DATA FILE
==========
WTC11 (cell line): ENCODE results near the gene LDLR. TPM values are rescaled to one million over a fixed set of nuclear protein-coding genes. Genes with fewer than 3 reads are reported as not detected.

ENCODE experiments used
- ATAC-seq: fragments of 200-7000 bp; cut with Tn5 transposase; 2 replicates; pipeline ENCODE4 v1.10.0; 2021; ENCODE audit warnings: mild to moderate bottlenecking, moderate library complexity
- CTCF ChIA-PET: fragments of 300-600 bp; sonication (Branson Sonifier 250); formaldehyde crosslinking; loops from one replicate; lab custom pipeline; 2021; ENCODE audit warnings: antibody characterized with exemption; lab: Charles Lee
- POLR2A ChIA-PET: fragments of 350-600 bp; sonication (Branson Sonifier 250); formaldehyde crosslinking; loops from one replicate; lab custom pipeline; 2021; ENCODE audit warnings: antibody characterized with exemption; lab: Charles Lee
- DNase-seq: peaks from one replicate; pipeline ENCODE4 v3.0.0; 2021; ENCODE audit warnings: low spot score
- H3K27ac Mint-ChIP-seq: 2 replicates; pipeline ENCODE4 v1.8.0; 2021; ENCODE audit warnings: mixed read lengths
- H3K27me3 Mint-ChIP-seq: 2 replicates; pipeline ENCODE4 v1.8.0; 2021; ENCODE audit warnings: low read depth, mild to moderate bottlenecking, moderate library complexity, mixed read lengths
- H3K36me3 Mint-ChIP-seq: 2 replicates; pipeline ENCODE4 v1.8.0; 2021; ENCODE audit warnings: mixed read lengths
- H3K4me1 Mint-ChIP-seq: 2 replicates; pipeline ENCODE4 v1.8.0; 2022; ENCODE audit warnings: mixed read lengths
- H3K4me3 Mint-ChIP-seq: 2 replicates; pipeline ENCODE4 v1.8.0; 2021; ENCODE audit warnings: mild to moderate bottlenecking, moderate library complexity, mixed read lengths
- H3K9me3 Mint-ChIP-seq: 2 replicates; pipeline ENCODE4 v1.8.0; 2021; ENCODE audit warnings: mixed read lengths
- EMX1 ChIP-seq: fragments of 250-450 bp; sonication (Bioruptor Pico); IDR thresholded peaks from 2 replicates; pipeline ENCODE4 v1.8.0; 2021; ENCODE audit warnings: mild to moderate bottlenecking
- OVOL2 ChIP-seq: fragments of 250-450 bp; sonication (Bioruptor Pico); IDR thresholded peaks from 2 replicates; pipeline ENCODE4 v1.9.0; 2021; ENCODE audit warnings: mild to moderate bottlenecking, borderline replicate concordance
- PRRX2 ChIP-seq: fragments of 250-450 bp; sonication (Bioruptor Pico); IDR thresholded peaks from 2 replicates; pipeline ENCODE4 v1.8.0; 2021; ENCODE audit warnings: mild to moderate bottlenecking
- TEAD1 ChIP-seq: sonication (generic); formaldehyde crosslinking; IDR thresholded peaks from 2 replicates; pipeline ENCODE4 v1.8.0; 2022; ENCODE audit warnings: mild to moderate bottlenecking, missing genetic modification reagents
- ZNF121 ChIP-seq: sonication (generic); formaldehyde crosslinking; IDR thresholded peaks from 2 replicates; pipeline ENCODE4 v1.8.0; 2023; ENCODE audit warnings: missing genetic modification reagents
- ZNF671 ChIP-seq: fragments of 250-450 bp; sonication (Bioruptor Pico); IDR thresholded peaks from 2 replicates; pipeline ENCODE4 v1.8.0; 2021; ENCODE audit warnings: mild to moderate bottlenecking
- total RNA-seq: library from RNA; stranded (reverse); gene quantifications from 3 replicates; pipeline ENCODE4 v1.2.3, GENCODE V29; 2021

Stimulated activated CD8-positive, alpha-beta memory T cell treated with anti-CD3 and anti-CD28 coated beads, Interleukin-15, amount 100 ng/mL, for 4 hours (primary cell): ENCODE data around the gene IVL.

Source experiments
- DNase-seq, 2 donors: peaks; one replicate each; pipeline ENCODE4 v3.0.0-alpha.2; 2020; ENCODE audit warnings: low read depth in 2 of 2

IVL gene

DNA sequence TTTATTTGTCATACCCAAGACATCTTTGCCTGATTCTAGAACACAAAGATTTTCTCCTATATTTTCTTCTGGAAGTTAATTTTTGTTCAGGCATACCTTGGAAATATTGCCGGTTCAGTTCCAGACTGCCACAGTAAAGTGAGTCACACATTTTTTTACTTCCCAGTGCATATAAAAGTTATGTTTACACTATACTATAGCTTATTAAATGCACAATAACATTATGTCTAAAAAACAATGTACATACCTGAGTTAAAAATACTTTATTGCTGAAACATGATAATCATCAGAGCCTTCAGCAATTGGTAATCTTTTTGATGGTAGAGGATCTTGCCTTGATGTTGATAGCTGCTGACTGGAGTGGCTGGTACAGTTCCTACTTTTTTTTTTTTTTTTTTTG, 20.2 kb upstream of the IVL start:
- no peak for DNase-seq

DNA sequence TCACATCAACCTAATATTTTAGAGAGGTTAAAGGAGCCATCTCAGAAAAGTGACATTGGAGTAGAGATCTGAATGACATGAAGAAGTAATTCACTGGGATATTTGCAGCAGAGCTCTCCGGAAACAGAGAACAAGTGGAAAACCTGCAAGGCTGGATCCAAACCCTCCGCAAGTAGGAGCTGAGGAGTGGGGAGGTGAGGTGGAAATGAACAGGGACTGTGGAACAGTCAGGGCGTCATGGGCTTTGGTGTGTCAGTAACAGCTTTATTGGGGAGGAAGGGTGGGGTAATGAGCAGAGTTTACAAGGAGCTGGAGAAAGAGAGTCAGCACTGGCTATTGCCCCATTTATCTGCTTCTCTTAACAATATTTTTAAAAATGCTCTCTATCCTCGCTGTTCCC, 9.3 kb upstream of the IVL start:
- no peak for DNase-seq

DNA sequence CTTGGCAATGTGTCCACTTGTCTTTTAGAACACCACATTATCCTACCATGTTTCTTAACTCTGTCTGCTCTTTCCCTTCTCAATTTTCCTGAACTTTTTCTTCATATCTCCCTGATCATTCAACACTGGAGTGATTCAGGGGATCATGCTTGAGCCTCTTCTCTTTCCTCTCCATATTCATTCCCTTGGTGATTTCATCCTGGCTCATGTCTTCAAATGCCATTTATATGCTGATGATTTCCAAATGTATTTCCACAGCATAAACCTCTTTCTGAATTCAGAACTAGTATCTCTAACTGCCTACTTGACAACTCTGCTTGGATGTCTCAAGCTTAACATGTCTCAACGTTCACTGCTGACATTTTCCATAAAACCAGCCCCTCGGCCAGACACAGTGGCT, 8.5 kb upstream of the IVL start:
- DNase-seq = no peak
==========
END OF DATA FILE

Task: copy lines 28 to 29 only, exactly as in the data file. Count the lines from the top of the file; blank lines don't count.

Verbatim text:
DNA sequence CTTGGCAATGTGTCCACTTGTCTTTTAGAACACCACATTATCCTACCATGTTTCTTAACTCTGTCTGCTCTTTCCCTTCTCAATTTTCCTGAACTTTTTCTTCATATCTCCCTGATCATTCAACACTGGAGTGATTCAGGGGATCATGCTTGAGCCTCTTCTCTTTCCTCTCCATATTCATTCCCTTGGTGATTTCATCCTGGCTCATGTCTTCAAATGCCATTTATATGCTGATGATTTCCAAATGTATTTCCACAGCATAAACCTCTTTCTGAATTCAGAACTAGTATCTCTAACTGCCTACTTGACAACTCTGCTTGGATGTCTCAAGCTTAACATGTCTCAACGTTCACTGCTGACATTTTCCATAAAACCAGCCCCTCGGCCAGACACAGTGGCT, 8.5 kb upstream of the IVL start:
- DNase-seq = no peak